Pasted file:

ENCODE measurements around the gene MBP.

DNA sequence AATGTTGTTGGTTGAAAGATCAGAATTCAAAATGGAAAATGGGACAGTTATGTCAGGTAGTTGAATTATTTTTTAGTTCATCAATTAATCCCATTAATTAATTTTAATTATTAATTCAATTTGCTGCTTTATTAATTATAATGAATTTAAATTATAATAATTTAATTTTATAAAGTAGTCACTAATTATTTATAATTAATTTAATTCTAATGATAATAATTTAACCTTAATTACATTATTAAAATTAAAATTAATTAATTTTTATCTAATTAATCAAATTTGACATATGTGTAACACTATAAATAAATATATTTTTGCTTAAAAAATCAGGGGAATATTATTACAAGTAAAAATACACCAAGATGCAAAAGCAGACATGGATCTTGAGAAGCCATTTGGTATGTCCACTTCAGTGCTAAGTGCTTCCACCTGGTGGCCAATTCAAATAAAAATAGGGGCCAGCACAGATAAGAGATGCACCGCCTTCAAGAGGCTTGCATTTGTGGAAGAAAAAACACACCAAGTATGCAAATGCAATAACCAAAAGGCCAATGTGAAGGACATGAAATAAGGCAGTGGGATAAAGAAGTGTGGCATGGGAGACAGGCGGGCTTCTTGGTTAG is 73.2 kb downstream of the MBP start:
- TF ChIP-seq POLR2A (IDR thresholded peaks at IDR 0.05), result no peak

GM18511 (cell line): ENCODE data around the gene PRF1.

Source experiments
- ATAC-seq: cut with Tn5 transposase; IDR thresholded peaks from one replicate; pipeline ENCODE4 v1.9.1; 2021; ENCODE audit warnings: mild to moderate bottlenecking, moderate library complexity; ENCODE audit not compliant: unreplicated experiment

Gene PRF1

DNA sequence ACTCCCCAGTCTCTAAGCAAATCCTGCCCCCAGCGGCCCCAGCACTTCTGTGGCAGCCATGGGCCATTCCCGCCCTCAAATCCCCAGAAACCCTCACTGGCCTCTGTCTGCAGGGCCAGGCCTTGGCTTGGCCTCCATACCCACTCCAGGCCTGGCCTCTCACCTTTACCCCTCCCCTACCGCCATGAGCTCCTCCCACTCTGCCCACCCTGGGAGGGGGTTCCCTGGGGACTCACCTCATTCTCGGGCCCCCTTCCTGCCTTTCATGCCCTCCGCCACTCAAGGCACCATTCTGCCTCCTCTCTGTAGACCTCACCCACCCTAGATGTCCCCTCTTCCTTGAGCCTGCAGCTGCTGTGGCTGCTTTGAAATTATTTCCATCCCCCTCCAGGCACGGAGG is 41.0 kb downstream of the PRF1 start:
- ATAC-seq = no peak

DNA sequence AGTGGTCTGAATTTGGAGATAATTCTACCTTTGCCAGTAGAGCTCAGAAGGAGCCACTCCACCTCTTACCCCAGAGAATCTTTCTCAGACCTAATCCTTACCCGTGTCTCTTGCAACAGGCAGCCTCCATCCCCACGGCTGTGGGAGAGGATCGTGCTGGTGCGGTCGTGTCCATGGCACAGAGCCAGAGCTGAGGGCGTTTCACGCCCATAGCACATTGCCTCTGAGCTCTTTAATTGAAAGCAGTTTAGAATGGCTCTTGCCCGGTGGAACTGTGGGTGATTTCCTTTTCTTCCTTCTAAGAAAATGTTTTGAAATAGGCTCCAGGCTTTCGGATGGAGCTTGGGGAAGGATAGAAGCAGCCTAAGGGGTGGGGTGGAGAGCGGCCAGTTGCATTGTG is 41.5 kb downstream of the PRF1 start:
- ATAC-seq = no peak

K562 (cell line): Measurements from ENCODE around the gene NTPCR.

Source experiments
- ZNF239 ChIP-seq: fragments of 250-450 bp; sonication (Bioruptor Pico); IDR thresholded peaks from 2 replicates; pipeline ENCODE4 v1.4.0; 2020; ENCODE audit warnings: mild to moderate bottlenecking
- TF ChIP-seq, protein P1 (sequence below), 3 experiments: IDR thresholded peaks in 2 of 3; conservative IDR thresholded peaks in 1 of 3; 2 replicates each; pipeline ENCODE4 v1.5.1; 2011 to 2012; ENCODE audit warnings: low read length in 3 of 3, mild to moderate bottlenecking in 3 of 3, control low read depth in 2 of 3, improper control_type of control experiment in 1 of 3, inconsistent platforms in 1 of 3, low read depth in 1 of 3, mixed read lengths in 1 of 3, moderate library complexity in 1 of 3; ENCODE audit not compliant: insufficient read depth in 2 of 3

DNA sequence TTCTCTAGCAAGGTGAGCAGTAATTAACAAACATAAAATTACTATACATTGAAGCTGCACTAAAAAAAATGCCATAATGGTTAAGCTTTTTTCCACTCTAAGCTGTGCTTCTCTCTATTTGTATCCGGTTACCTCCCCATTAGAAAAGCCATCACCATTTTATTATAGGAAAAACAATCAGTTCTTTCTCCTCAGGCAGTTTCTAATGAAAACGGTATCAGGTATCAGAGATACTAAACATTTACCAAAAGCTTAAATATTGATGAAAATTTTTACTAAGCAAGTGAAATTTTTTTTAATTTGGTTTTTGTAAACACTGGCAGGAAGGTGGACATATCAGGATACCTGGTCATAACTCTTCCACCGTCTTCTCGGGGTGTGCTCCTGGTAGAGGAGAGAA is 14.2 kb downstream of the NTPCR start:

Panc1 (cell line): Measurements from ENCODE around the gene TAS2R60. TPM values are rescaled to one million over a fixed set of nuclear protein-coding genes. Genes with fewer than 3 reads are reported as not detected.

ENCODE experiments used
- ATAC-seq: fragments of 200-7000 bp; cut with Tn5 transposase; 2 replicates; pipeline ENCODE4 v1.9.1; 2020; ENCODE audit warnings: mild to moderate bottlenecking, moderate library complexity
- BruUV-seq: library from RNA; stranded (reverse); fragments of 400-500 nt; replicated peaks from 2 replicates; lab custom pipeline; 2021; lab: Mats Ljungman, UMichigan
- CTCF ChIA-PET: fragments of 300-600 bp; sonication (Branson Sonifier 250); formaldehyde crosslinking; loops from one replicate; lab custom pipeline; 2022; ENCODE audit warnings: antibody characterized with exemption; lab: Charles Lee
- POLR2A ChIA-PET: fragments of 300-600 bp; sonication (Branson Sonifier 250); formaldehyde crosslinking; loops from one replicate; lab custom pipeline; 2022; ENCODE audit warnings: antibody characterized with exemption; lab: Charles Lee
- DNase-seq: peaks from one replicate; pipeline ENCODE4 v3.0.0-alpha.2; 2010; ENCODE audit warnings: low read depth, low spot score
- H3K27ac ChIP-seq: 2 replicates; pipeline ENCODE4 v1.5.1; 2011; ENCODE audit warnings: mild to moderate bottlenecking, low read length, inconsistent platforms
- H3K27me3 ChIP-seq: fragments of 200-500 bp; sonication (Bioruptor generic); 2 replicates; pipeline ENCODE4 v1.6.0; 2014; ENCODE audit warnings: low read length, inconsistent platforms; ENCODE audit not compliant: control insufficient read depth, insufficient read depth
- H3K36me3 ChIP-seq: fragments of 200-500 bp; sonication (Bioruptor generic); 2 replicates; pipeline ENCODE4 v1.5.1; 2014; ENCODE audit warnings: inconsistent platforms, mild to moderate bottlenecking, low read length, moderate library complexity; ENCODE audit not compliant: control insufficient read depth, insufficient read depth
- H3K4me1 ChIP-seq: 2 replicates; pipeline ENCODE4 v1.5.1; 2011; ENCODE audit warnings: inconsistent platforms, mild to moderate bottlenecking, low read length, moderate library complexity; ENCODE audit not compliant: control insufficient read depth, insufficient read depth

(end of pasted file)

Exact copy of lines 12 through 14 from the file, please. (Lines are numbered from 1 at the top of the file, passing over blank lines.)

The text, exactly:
K562 (cell line): Measurements from ENCODE around the gene NTPCR.

Source experiments
- ZNF239 ChIP-seq: fragments of 250-450 bp; sonication (Bioruptor Pico); IDR thresholded peaks from 2 replicates; pipeline ENCODE4 v1.4.0; 2020; ENCODE audit warnings: mild to moderate bottlenecking